"I know Carrol was honored to have him as a deputy, and I was honored to work with him," Clements said.
He continued to say that Rakes understood the risks of his career, but he truly loved what he did. He described Rakes as even-tempered and respectful and as someone who took pride in his profession.
Rakes wasn't flashy, according to Clements. The women in the sheriff's office could easily make the quiet and reserved deputy blush.
"One thing he was flashy about, he sure did love that brand new Dodge Charger," Clements said.
Clements also read from a tribute to Rakes written by Ollie Wicker. Wicker wrote that Nov. 14, 2012, would be remembered as a day all of Marion County hung their heads.
"It was as if a big, beautiful star had been stolen from the night time sky, and the morning sun rebelled at the demand to shine," Clements read.
He continued to read that the tragedy brought big city media to our town, but this wasn't just a story for the community, it was a shared experience.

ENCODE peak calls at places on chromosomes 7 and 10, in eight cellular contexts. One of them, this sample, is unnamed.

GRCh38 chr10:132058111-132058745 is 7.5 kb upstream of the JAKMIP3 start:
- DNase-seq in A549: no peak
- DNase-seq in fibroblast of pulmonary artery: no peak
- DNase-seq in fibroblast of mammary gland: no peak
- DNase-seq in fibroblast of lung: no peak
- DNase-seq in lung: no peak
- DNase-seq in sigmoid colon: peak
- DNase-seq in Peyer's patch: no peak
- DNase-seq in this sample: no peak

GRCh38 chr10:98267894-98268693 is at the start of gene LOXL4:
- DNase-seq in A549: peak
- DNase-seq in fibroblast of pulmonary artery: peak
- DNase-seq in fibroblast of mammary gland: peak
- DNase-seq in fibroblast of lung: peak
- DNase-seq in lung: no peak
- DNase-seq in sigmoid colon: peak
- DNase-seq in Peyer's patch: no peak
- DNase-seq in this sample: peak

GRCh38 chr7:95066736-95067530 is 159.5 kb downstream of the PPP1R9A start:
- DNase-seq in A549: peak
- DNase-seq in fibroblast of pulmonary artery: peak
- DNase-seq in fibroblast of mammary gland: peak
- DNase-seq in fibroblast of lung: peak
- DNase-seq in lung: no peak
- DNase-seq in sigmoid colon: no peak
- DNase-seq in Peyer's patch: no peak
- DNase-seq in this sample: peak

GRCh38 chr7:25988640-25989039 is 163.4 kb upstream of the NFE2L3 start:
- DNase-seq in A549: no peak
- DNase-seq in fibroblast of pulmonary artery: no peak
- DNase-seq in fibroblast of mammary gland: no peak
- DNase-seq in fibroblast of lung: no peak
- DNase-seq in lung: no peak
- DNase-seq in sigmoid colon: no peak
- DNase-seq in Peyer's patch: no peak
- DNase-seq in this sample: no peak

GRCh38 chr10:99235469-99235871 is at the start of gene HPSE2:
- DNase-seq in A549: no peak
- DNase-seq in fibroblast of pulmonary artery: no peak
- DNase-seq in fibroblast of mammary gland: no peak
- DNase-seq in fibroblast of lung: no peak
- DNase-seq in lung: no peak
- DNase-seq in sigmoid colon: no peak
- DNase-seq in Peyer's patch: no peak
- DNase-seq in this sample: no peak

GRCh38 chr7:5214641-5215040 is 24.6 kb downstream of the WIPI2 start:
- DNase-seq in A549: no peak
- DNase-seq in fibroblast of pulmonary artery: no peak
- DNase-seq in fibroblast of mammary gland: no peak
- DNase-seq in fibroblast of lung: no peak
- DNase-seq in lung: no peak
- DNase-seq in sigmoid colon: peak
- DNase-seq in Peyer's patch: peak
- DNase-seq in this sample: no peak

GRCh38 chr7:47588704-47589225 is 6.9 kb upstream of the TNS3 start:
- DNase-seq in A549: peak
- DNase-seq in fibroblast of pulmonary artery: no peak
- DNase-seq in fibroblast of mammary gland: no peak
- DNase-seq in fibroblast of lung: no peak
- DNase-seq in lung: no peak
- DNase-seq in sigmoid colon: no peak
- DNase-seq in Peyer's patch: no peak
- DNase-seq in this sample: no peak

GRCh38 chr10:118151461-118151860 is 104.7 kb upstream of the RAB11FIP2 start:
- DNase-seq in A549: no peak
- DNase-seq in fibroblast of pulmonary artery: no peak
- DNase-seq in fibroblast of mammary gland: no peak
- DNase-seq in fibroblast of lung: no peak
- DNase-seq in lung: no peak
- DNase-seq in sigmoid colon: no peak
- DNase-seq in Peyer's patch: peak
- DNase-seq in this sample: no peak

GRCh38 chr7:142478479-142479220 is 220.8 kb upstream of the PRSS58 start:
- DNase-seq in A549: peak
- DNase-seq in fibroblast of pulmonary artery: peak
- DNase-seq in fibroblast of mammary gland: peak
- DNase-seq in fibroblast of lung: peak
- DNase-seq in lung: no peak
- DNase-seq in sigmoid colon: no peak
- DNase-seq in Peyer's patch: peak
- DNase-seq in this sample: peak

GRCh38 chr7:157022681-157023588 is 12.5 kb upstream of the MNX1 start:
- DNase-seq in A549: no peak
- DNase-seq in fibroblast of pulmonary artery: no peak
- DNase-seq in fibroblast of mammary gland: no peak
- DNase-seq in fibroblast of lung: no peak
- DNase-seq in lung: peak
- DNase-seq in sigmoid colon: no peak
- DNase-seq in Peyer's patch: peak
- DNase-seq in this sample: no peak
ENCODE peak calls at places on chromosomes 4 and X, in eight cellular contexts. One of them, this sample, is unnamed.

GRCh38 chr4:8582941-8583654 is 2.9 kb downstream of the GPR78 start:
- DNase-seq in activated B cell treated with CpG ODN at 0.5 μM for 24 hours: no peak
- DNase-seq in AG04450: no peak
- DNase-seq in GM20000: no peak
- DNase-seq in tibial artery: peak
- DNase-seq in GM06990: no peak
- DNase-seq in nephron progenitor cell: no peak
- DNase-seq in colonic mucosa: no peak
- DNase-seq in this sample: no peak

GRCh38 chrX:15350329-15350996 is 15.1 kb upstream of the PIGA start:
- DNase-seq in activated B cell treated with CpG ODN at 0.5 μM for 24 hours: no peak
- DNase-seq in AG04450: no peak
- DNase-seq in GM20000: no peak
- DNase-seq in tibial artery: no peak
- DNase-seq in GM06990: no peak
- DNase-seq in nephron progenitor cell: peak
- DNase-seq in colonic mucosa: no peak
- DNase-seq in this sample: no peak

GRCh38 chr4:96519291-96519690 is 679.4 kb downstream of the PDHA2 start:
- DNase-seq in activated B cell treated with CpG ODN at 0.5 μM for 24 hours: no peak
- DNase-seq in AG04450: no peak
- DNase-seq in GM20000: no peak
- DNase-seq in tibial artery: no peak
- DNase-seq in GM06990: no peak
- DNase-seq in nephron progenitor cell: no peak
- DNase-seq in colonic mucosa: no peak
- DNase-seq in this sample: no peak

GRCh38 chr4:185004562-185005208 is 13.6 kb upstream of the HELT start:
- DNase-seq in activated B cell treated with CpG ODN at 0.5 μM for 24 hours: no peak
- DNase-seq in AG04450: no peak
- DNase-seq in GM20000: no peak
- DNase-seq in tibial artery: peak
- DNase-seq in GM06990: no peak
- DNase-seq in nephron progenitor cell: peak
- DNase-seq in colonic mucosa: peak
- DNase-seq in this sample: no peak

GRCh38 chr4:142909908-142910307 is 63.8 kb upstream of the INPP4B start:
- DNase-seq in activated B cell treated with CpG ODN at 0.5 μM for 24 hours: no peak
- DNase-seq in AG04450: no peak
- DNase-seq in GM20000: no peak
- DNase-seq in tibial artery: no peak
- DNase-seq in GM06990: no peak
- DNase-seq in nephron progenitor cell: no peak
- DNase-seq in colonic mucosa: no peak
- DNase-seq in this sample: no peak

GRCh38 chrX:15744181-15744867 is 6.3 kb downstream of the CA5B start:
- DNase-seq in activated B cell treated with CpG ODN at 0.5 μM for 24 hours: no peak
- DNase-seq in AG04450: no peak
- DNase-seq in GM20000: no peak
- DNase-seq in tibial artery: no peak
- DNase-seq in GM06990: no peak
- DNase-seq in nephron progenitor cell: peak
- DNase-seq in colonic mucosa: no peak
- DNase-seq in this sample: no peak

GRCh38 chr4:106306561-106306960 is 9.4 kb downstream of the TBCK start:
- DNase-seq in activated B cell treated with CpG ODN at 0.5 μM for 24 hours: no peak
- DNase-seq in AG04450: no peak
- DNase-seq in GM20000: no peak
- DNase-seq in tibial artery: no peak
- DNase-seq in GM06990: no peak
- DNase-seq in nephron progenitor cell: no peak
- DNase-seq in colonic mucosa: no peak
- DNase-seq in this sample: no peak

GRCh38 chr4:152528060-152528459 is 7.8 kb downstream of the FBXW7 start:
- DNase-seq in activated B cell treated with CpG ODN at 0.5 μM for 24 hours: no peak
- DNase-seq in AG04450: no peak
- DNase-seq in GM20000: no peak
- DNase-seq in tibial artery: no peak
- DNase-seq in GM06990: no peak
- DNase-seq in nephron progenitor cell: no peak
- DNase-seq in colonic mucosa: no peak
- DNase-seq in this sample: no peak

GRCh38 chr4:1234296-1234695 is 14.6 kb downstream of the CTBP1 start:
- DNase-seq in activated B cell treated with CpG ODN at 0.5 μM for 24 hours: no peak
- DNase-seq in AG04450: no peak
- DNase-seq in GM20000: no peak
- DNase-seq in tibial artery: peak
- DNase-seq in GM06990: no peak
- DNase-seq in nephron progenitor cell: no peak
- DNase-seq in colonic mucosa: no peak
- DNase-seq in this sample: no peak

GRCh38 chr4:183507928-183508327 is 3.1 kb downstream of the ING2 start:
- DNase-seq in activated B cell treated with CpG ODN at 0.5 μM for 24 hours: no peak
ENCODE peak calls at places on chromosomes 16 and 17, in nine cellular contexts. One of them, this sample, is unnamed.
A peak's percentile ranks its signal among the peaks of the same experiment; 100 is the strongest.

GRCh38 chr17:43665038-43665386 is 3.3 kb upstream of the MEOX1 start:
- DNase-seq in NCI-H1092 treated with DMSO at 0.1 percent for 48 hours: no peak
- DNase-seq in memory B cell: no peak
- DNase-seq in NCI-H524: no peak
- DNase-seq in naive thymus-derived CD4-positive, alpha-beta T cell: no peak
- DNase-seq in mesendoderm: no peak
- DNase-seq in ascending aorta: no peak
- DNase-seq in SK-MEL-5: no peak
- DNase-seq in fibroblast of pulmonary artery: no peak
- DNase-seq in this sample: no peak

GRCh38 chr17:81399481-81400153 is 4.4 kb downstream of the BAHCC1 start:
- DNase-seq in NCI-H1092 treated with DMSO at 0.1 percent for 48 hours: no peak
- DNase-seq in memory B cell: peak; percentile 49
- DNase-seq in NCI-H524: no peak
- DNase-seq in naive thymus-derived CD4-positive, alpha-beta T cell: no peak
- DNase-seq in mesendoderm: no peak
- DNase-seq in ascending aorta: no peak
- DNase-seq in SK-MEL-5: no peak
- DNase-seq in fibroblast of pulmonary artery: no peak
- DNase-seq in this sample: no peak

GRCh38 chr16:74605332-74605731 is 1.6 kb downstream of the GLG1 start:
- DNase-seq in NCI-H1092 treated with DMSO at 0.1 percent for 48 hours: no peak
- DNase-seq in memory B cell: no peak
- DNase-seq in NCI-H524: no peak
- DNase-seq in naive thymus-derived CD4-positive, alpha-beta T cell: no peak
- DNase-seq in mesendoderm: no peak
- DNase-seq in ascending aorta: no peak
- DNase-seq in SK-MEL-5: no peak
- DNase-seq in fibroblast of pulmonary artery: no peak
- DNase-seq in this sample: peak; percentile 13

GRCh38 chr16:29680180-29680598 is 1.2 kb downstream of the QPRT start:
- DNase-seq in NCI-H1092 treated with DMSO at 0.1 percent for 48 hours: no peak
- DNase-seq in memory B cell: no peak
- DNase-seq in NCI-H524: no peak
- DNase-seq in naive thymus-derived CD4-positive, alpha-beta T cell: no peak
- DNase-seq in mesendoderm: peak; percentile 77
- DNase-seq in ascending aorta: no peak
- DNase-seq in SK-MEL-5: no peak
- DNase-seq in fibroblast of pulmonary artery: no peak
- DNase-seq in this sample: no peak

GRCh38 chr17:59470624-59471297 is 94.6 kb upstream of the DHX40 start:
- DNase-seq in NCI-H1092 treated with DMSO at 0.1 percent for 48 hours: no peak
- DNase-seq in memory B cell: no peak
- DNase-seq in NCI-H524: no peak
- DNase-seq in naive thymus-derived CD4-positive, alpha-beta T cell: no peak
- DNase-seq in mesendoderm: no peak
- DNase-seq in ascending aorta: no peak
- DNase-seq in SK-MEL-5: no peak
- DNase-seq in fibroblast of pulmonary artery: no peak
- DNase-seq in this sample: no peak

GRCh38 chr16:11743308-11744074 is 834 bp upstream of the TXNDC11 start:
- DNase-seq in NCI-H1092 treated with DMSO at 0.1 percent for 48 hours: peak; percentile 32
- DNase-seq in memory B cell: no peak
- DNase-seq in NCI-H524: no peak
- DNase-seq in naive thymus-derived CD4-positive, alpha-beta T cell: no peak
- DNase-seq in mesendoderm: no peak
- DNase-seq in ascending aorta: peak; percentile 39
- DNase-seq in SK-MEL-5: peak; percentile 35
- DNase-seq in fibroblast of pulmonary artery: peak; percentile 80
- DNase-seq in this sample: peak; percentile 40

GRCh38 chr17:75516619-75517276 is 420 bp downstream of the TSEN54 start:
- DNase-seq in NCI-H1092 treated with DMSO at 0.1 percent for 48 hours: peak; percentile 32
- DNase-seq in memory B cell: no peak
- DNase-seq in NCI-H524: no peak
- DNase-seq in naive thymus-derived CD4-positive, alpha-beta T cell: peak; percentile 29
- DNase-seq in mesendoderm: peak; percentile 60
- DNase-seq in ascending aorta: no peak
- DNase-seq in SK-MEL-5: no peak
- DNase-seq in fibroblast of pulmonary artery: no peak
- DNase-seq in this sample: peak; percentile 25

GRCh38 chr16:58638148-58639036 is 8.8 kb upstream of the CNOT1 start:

"It was about our loved one, our brother, our friend," Clements read. "Our hero."
Clements fought through his own emotions to conclude his remarks.
"Thank you ... Deputy Anthony Rakes for your friendship, love for your community and your service to Marion County," he said.
Gene Laferty and Michelle Rakes sang "The Old Rugged Cross" before minister Bo Sherrell delivered his remarks. Sherrell, who is one of Rakes' cousins, told the crowd he may have been one of the first people Rakes "arrested." Sherrell said he recalled pulling up to Rakes' family's home, and Rakes, who was 6 or 7 years old at the time, ran out to the car wearing cowboy boots and two cap pistols on his hips.
"He said, 'I'm fighting the bad guys.' And he said, 'I will cuff you and stuff you,'" Sherrell recalled.
He also pointed out that Rakes wasn't a quitter. Despite losing his mother when he was 11 and his father when he was 21, he continued to pursue his dream.
"That dream was being a cop," Sherrell said.